Look Mom—No Hands!

We borrow from England’s Flight Safety Focus a tale about an airline in the process of installing Autoland equipment in its fleet. Test report:

  • Log entry from pilot: "Autoland carried out. The aircraft landed very firmly and well to left of centerline. Most unsatisfactory."

    Engineer’s entry: "Autoland not fitted to this aircraft..." (May 1983, #47)


These odds and ends have been extracted from otherwise routine ASRS reports. They may instruct, edify, or amaze readers. The [first], from a report of a minor mishap, comes, obviously, from a Captain who changes into his uniform in a phone booth:

  • This was my first error since I started flying in 1968. (August 1984, #62)

  • Moral: Know Exactly where you are—not About where you are. (February 1984, #56)

  • Keep your coffee on the floor! (November 1984, #65)

  • Whoever designed this departure procedure must moonlight as a video game designer. Case in point: Turns before transition–6; altitude restrictions–5; intersections–8; total–(19 opportunities [for error])! (November 1985, #77)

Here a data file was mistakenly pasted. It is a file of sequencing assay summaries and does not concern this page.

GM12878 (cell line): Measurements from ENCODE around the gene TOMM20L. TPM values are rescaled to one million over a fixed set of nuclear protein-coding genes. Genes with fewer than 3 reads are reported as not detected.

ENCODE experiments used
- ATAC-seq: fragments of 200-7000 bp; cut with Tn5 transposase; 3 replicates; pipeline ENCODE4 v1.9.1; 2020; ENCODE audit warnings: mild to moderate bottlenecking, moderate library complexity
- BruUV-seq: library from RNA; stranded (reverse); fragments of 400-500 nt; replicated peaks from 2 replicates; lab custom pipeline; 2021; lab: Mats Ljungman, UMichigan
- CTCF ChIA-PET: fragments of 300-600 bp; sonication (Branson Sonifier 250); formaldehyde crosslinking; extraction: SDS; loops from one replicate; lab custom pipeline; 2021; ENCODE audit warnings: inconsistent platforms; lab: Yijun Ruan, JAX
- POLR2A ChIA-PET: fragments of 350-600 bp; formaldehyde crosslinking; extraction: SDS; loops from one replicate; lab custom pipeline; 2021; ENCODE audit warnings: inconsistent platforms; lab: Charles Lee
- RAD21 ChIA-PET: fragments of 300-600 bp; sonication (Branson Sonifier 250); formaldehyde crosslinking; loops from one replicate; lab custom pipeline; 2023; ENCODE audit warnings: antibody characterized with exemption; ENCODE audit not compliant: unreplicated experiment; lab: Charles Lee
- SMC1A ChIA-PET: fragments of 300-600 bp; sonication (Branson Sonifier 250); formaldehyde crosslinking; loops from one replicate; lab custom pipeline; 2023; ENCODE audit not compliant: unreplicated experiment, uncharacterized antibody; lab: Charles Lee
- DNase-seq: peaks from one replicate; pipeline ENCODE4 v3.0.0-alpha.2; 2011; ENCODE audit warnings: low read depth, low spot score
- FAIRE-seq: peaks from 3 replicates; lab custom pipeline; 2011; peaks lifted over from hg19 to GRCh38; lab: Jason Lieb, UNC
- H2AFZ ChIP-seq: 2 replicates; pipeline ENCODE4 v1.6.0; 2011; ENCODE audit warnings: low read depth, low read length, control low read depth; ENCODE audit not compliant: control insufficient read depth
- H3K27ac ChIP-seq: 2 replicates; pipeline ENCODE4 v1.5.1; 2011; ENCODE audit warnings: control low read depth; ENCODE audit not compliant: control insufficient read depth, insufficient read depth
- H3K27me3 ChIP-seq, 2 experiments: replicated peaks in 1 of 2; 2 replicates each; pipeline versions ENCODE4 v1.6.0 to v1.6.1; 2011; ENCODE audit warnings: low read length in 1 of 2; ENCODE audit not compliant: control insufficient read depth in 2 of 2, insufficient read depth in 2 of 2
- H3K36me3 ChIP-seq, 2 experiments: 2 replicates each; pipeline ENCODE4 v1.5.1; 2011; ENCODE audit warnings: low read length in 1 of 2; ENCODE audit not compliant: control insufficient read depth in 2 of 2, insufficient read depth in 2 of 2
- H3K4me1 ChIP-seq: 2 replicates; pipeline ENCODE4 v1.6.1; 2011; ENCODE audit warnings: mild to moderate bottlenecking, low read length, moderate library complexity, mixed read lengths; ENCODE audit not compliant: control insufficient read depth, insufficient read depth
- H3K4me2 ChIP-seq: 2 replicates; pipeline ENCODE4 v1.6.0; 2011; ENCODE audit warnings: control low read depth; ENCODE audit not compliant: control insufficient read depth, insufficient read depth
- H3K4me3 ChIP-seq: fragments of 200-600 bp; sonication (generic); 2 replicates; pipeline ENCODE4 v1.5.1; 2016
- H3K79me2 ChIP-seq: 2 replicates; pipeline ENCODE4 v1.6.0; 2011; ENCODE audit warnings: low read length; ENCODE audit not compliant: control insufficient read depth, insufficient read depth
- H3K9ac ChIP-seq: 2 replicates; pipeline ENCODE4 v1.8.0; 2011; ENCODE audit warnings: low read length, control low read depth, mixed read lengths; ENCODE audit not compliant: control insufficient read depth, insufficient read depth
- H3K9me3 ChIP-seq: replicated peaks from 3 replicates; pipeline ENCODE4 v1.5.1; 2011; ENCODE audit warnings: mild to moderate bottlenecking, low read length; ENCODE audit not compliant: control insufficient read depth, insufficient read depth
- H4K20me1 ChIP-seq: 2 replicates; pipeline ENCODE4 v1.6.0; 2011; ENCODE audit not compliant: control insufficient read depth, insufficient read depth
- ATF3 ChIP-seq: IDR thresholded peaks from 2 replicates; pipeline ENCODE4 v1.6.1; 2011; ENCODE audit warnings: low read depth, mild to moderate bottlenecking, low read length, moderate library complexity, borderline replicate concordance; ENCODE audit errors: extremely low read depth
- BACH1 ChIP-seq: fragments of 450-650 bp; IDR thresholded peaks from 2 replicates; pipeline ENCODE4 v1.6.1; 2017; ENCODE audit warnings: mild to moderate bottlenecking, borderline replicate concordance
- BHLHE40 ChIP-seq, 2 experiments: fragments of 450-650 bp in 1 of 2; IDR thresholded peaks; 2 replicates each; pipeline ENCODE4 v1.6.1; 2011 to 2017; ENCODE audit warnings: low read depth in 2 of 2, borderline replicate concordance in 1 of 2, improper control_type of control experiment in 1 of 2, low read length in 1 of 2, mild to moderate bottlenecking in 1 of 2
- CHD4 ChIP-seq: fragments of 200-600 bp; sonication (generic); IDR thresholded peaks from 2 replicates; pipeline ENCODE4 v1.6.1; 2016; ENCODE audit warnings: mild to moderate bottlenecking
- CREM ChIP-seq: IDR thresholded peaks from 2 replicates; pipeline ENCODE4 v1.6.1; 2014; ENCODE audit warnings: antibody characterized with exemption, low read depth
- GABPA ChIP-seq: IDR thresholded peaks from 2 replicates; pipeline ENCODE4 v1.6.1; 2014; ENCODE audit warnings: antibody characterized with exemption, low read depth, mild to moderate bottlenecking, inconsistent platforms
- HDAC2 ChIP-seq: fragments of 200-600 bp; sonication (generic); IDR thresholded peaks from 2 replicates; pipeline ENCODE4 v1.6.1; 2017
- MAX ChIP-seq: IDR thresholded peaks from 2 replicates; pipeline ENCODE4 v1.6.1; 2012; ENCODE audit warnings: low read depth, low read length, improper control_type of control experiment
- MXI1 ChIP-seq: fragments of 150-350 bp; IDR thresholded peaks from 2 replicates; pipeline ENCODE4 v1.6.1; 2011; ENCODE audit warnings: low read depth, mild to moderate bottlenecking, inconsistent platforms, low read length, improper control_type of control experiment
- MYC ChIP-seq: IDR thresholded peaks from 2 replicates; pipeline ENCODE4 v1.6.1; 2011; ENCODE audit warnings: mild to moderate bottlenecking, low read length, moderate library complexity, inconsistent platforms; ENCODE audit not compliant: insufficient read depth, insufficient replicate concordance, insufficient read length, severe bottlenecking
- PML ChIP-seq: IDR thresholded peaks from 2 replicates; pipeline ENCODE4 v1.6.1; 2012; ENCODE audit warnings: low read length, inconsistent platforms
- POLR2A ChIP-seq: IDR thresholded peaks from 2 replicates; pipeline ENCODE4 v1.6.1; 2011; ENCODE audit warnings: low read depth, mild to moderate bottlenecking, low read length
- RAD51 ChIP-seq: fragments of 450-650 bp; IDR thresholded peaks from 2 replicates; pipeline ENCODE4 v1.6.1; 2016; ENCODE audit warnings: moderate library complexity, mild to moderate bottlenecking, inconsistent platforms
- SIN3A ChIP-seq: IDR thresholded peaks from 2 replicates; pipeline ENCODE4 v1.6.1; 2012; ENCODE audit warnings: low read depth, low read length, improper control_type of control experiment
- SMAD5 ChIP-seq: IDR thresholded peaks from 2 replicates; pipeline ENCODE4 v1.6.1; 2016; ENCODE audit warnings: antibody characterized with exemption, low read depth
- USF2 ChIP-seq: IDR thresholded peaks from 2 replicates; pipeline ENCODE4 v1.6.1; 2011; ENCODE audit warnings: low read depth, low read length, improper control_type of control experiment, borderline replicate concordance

• After 16 years of conditioning, maybe I’m no better than Pavlov’s dog (February 1987, #92)

Zapped By Little Green Men
  • I had been playing "Space Invaders" for about two straight hours when I and an inexperienced co-pilot were launched to find a man believed to be injured who was lost in dense underbrush. After we got to the search pattern only 100 to 200 feet above the ridgeline we were searching, I started "seeing" (imagining) the Space Invaders descending down the windscreen. I gave the helicopter to my co-pilot, who continued the search at a higher, safer altitude. It took me about two minutes to de-program the Space Invaders out of my vision.

    Why did this happen? Two hours of self-induced strong visual programming plus mental exhaustion from a normal day and intense game "arcade fever" combined to catch me off guard in a quiet moment in the cockpit...The knowledge that I was dangerously close to "granitus" and a well-developed ability to concentrate on the instruments and facts pulled us out of that situation. Needless to say, I don’t spend that extended a time period in the arcade anymore! (June 1984, #60)

Cost of Flying

Our cousins in England operate a Confidential Incident Reporting Program modeled closely on ASRS. Their equivalent to CALLBACK is called FEEDBACK and contains, as you might suppose material much like that found in our own bulletin, with due allowance for language and geographic differences. Now and then FEEDBACK borrows from CALLBACK and vice versa. Here, with grateful acknowledgement, is a versa:

  • Controller asked widebody for an orbit. The Captain replied, "Do you realize it costs 500 dollars every time we turn this aircraft through 180 degrees?" The unperturbed controller simply responded, "Well, give me a 1000 dollar turn, then." (December 1984, #66)

Controller’s Credo—Pilots: Read and Heed